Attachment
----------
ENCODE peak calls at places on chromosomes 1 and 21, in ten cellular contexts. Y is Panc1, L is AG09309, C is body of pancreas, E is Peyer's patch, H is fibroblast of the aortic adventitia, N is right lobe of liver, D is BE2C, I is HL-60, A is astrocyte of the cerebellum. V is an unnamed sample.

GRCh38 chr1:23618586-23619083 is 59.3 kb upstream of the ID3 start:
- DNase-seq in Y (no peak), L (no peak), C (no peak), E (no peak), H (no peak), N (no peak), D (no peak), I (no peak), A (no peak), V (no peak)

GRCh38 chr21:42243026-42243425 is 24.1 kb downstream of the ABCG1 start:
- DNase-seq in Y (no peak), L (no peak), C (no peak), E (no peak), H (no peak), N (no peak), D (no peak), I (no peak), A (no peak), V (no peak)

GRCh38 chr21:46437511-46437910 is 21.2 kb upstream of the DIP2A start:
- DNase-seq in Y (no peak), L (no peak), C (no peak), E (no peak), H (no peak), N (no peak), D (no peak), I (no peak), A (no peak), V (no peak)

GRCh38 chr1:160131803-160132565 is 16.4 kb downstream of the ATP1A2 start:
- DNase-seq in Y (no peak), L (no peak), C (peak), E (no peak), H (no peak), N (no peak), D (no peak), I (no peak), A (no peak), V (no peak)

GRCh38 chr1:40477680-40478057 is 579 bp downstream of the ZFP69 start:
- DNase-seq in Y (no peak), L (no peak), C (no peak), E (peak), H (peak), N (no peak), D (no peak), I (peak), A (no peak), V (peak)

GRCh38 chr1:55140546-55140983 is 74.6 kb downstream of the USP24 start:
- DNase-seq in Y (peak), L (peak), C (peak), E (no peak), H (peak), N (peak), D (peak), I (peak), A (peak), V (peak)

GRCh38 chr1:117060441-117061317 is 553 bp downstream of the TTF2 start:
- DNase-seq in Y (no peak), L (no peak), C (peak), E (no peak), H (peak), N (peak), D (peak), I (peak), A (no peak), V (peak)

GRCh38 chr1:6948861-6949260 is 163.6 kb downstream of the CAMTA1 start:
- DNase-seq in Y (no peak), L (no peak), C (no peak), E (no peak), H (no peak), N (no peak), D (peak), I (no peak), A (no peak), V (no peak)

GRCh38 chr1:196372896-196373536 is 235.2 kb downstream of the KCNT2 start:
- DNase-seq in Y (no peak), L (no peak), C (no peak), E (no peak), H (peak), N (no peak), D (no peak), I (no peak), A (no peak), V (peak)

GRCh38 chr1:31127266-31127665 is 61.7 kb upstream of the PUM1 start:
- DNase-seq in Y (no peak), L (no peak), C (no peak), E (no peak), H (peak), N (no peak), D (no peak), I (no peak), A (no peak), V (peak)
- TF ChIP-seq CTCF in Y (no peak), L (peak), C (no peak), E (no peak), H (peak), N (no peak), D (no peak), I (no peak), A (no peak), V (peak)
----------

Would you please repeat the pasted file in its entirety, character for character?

ENCODE peak calls at places on chromosomes 1 and 21, in ten cellular contexts. Y is Panc1, L is AG09309, C is body of pancreas, E is Peyer's patch, H is fibroblast of the aortic adventitia, N is right lobe of liver, D is BE2C, I is HL-60, A is astrocyte of the cerebellum. V is an unnamed sample.

GRCh38 chr1:23618586-23619083 is 59.3 kb upstream of the ID3 start:
- DNase-seq in Y (no peak), L (no peak), C (no peak), E (no peak), H (no peak), N (no peak), D (no peak), I (no peak), A (no peak), V (no peak)

GRCh38 chr21:42243026-42243425 is 24.1 kb downstream of the ABCG1 start:
- DNase-seq in Y (no peak), L (no peak), C (no peak), E (no peak), H (no peak), N (no peak), D (no peak), I (no peak), A (no peak), V (no peak)

GRCh38 chr21:46437511-46437910 is 21.2 kb upstream of the DIP2A start:
- DNase-seq in Y (no peak), L (no peak), C (no peak), E (no peak), H (no peak), N (no peak), D (no peak), I (no peak), A (no peak), V (no peak)

GRCh38 chr1:160131803-160132565 is 16.4 kb downstream of the ATP1A2 start:
- DNase-seq in Y (no peak), L (no peak), C (peak), E (no peak), H (no peak), N (no peak), D (no peak), I (no peak), A (no peak), V (no peak)

GRCh38 chr1:40477680-40478057 is 579 bp downstream of the ZFP69 start:
- DNase-seq in Y (no peak), L (no peak), C (no peak), E (peak), H (peak), N (no peak), D (no peak), I (peak), A (no peak), V (peak)

GRCh38 chr1:55140546-55140983 is 74.6 kb downstream of the USP24 start:
- DNase-seq in Y (peak), L (peak), C (peak), E (no peak), H (peak), N (peak), D (peak), I (peak), A (peak), V (peak)

GRCh38 chr1:117060441-117061317 is 553 bp downstream of the TTF2 start:
- DNase-seq in Y (no peak), L (no peak), C (peak), E (no peak), H (peak), N (peak), D (peak), I (peak), A (no peak), V (peak)

GRCh38 chr1:6948861-6949260 is 163.6 kb downstream of the CAMTA1 start:
- DNase-seq in Y (no peak), L (no peak), C (no peak), E (no peak), H (no peak), N (no peak), D (peak), I (no peak), A (no peak), V (no peak)

GRCh38 chr1:196372896-196373536 is 235.2 kb downstream of the KCNT2 start:
- DNase-seq in Y (no peak), L (no peak), C (no peak), E (no peak), H (peak), N (no peak), D (no peak), I (no peak), A (no peak), V (peak)

GRCh38 chr1:31127266-31127665 is 61.7 kb upstream of the PUM1 start:
- DNase-seq in Y (no peak), L (no peak), C (no peak), E (no peak), H (peak), N (no peak), D (no peak), I (no peak), A (no peak), V (peak)
- TF ChIP-seq CTCF in Y (no peak), L (peak), C (no peak), E (no peak), H (peak), N (no peak), D (no peak), I (no peak), A (no peak), V (peak)